Government’s Response: All legal migrants (whose travel documents are complete) including the minority communities from three countries were and are and will continue to be eligible to apply for Indian citizenship if they fulfil the qualifications laid down in The Citizenship Act, 1955. The CAA has not changed this situation whatsoever. Only some migrants from these communities and countries will benefit from the CAA if they have incomplete or no documents or their documents have expired.
The real question that must be addressed is why at all only certain illegal migrants from certain communities and certain countries must benefit from the CAA? As mentioned above, there appears to be a deliberate attempt to exclude Muslims from the CAA, just because they are Muslims and to relegate them to a status that is inferior to the other communities. This is India’s first attempt to enshrine religion as an integral part of citizenship law. If this is allowed, the government sets an extremely dangerous precedent, and there is every chance that the government will, with impunity, start passing many more legislations that discriminate on the basis of religion.
Question: Doesn’t India have an obligation under the UN to take care of refugees?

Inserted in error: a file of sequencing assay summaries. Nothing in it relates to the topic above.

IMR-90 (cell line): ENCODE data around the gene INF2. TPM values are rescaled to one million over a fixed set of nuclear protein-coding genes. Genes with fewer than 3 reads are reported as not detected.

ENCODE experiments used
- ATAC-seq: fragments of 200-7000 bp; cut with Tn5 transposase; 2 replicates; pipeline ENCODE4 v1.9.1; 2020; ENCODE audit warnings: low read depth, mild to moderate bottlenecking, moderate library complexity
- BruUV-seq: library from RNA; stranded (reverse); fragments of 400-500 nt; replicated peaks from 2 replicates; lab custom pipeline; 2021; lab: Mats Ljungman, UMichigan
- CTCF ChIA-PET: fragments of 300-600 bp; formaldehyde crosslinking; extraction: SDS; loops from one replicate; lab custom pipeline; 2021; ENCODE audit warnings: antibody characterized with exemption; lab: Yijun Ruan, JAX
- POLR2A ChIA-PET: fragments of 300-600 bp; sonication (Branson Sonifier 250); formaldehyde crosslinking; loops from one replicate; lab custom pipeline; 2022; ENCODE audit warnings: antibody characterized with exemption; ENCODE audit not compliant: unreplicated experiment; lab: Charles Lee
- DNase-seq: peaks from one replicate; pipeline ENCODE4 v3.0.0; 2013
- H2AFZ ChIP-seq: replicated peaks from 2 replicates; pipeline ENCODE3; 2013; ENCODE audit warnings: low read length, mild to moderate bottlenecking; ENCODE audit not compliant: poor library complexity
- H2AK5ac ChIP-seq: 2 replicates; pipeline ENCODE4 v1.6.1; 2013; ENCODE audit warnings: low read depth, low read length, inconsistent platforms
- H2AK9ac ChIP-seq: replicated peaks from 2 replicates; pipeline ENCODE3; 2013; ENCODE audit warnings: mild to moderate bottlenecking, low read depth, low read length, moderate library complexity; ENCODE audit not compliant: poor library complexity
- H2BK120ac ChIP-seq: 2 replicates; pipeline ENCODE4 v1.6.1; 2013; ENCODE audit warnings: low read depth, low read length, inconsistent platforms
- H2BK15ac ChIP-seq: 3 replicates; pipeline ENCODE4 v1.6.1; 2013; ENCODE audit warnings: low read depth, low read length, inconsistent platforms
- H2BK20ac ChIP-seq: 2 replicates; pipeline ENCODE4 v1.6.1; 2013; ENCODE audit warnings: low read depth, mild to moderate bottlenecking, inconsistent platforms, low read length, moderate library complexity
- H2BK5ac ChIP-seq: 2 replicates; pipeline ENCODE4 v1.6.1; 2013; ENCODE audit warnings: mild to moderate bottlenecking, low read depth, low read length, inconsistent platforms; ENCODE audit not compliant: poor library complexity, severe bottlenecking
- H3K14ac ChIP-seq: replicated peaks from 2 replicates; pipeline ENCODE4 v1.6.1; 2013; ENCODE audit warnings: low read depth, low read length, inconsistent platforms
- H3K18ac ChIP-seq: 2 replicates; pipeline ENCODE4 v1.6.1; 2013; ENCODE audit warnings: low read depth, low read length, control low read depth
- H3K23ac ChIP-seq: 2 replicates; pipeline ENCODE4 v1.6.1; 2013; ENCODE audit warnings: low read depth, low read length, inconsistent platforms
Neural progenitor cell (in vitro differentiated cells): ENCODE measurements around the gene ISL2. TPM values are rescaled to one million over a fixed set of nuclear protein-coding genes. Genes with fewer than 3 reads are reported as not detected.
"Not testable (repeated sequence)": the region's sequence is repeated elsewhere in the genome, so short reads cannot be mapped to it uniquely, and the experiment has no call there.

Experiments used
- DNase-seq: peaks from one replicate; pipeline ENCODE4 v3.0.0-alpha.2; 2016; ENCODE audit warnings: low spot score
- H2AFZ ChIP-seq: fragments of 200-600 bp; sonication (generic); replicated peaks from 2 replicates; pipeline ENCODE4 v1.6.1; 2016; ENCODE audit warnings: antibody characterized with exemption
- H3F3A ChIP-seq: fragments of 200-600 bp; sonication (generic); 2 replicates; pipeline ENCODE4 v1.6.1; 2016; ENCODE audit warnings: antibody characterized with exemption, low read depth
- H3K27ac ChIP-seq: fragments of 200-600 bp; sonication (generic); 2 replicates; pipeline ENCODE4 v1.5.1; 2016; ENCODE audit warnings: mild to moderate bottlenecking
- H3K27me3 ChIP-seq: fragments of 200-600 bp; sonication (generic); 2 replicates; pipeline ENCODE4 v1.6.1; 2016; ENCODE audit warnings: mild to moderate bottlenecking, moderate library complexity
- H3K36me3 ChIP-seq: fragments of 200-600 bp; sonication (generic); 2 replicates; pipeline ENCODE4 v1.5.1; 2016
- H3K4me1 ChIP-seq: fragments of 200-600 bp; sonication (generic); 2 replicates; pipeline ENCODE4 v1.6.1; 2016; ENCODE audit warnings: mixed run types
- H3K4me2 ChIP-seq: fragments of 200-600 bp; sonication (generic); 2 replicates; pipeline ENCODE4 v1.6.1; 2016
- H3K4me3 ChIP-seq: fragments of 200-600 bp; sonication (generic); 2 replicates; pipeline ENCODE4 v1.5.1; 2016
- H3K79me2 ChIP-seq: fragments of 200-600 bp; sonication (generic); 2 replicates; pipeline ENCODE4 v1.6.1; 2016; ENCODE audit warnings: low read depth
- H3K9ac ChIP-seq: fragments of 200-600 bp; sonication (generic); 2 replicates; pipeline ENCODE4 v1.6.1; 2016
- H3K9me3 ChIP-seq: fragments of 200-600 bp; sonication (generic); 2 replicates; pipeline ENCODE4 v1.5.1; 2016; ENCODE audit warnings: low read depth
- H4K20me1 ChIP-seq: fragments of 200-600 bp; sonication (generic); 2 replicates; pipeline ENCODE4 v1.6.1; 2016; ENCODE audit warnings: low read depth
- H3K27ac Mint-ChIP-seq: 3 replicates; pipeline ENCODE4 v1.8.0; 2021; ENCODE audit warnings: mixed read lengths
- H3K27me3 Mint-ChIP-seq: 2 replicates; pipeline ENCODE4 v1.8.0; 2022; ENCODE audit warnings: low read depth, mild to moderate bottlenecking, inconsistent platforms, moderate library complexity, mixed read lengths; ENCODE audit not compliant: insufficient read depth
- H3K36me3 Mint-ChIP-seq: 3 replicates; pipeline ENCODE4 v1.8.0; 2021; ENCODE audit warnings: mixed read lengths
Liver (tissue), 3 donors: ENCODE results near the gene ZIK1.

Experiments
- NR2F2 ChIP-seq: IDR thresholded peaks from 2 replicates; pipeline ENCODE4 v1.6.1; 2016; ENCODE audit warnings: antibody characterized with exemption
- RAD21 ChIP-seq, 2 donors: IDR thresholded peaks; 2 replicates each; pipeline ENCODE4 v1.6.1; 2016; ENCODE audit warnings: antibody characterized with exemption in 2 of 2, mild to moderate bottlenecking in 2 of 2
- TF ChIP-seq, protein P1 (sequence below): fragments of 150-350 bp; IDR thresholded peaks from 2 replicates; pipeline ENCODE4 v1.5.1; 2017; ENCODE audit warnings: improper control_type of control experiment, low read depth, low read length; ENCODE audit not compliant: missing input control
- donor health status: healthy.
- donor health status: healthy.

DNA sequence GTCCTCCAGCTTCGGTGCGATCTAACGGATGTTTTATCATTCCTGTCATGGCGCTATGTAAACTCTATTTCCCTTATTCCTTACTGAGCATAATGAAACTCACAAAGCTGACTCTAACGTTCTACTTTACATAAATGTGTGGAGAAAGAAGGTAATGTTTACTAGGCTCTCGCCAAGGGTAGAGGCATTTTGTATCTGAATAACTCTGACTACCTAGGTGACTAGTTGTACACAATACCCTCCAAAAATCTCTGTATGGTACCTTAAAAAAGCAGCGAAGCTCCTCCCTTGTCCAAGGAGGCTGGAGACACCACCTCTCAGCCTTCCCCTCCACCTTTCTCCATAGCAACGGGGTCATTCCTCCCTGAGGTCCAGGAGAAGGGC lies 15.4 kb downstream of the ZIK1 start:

Government’s Response: Yes it does. And it is not shying away from it. There are more than two lakh Sri Lankan Tamils and Tibetans in India and more than 15,000 Afghans, 20,000-25,000 Rohingyas and a few thousand other refugees of different nationalities presently in India. It is expected that, someday, these refugees will return to their homelands when conditions improve there.
Echoing the government’s thoughts on this, yes, India does have an obligation to take care of refugees. However, for this, the government must enact a well-crafted and comprehensive refugee-protection framework to protect all refugees, irrespective of religion. The CAA, in its present form, does nothing to address the refugee situation. It is a mala-fide piece of legislation that intends to offer citizenship to illegal immigrants belonging to select communities from select countries, arbitrarily.
Further, the government’s elucidation that it will not consider granting fast-tracked citizenship to refugees from certain communities, because it expects that these refugees will return to their homelands when conditions improve there, is absurd, to say the least. The government, without proffering any evidence, makes a peculiar assumption that India is the natural motherland for the six listed communities, and that the other persecuted minorities will at some point return to their theocratic homelands.
Question: Will illegal Muslim immigrants from these three countries be automatically deported under this law?
Government’s Response: No. The CAA has absolutely nothing to do with the deportation of any foreigner from India. The deportation process of any foreigner irrespective of his religion or country is implemented as per the mandate of the Foreigners Act, 1946 and/or The Passport (Entry into India) Act, 1920. These two laws govern entry, stay, movement within India and exit from India of all foreigners irrespective of their religion or country. Therefore, the usual deportation process would apply to any illegal foreigner staying in India.